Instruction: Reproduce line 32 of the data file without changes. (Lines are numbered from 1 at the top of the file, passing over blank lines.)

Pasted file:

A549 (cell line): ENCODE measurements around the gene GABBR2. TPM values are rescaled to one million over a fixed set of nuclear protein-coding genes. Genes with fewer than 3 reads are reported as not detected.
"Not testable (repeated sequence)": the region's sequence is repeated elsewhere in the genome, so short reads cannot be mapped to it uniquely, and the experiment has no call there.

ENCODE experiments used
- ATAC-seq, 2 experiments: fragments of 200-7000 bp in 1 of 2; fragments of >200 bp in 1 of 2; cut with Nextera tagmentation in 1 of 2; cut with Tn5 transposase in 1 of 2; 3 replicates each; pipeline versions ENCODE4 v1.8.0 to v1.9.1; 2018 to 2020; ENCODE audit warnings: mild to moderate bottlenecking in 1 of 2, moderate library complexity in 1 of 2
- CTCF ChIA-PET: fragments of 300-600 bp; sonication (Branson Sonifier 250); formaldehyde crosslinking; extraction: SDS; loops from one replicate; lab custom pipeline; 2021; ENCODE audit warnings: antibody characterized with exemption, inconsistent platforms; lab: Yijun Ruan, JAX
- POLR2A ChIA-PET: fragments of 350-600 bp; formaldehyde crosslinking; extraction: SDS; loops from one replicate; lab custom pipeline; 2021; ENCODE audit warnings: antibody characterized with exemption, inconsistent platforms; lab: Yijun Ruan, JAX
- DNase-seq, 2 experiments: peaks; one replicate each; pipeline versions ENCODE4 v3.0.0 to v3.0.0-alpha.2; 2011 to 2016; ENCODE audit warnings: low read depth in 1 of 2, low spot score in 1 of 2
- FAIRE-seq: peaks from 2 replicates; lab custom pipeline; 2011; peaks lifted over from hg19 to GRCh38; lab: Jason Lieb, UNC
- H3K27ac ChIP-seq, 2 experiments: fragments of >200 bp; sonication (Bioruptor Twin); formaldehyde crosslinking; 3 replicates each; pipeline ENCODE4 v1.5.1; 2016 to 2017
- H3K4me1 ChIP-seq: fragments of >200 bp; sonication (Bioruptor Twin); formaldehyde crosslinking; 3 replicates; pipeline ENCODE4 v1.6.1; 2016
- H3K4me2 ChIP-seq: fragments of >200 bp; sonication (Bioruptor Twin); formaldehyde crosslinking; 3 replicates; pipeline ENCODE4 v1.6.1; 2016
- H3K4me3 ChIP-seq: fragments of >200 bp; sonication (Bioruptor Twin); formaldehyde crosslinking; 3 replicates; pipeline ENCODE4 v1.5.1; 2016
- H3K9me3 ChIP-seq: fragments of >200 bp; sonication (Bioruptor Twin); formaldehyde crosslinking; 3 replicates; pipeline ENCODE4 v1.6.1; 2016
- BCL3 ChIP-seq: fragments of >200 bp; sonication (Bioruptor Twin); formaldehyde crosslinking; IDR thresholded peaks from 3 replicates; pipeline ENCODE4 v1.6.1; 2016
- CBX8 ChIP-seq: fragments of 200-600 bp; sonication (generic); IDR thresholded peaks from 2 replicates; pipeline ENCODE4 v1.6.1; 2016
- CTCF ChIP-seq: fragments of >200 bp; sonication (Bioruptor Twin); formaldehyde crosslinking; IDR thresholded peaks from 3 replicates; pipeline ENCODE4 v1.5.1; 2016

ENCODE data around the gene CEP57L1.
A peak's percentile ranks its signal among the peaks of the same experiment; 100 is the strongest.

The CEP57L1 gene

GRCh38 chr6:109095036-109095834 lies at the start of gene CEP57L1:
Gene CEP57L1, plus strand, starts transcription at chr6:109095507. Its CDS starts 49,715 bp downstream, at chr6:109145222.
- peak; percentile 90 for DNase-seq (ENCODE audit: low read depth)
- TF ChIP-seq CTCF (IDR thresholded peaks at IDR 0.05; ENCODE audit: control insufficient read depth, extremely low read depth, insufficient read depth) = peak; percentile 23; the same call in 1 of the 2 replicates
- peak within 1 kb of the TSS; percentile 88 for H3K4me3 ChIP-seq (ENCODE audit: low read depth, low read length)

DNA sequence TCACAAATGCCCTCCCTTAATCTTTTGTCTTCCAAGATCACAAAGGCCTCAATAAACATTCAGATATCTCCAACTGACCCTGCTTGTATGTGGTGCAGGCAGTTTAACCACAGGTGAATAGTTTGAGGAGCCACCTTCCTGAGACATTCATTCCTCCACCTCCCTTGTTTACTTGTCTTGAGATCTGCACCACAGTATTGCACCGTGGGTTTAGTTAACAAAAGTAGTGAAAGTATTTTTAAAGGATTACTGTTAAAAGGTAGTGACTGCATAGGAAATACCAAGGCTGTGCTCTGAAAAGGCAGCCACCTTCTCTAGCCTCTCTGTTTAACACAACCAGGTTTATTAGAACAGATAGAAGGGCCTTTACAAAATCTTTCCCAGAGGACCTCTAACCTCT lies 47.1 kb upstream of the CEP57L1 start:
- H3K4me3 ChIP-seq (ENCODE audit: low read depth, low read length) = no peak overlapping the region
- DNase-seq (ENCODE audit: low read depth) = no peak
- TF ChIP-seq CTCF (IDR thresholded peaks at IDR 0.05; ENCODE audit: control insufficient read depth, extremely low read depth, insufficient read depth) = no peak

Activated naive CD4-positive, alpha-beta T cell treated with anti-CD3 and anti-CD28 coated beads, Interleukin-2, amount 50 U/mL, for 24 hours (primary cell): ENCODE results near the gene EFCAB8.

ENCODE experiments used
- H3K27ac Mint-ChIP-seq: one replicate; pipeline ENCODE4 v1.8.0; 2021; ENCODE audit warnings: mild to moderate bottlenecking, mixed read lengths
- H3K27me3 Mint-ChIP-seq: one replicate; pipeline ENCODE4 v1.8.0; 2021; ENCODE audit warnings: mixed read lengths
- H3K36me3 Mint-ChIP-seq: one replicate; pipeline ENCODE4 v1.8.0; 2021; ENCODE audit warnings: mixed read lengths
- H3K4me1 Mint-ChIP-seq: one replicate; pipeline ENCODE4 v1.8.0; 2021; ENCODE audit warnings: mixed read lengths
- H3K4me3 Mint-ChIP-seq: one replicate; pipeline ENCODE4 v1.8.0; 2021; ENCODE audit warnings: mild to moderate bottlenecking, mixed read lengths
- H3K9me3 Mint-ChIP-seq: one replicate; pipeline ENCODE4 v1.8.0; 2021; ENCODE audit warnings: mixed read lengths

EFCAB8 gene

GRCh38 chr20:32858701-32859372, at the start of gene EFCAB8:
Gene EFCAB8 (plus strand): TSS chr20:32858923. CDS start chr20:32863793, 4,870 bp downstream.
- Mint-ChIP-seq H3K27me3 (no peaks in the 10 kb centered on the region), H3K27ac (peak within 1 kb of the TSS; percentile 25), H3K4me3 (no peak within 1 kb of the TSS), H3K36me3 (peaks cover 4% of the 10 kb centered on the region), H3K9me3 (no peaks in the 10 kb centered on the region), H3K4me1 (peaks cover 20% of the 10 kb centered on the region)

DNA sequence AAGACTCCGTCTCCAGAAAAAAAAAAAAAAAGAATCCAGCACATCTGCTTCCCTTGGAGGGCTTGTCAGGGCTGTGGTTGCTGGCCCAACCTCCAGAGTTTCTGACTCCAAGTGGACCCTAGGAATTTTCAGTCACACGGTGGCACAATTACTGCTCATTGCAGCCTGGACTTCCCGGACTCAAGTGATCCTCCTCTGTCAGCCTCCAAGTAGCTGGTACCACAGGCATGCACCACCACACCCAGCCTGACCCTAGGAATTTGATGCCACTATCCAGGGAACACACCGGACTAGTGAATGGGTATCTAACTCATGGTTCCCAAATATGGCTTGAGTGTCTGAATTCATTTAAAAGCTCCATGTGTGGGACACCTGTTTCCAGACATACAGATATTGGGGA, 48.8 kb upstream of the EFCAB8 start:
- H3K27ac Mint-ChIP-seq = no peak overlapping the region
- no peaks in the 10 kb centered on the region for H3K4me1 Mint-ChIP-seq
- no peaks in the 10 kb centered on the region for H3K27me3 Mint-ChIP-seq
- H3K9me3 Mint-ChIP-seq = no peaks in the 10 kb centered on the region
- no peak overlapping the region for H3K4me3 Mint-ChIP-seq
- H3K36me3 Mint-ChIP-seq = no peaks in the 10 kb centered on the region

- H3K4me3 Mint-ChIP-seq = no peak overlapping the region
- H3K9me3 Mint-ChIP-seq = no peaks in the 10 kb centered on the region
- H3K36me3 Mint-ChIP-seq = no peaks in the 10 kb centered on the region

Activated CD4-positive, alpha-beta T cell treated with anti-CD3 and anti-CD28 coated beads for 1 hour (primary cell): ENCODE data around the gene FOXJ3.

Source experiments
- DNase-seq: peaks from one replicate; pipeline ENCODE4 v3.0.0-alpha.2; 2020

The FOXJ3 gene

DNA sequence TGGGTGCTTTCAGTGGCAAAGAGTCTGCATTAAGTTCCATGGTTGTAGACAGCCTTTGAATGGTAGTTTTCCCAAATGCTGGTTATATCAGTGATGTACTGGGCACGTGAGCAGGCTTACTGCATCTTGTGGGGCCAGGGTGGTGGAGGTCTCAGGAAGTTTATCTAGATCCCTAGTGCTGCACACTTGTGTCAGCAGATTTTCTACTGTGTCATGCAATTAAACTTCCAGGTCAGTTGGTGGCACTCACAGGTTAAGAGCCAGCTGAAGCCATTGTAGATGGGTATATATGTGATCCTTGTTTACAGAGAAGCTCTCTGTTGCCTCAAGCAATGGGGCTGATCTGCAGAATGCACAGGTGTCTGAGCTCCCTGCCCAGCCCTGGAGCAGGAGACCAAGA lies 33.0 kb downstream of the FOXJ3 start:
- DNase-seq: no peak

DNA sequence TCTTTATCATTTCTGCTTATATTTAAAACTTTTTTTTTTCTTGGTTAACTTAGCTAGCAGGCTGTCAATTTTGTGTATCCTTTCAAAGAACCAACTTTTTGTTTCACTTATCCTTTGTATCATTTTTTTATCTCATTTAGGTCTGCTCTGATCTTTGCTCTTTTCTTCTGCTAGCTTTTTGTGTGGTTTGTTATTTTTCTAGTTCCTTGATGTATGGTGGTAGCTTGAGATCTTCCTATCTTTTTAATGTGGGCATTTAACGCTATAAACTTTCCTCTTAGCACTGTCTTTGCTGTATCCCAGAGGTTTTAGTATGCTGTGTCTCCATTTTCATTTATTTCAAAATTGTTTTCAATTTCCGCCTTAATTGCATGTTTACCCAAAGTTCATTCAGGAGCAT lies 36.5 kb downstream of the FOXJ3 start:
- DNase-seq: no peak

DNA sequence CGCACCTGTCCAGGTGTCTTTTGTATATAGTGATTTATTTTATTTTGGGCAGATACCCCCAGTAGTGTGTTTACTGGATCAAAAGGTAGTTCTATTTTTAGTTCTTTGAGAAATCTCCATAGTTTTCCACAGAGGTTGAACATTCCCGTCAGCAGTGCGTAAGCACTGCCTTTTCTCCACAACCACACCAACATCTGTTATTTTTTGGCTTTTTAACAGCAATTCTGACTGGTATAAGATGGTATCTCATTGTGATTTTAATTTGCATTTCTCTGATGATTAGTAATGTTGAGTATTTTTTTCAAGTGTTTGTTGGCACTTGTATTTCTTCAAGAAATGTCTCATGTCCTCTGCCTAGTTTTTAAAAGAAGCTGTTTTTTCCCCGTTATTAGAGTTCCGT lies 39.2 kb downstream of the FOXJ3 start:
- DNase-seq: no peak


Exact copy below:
- H3K27me3 Mint-ChIP-seq: one replicate; pipeline ENCODE4 v1.8.0; 2021; ENCODE audit warnings: mixed read lengths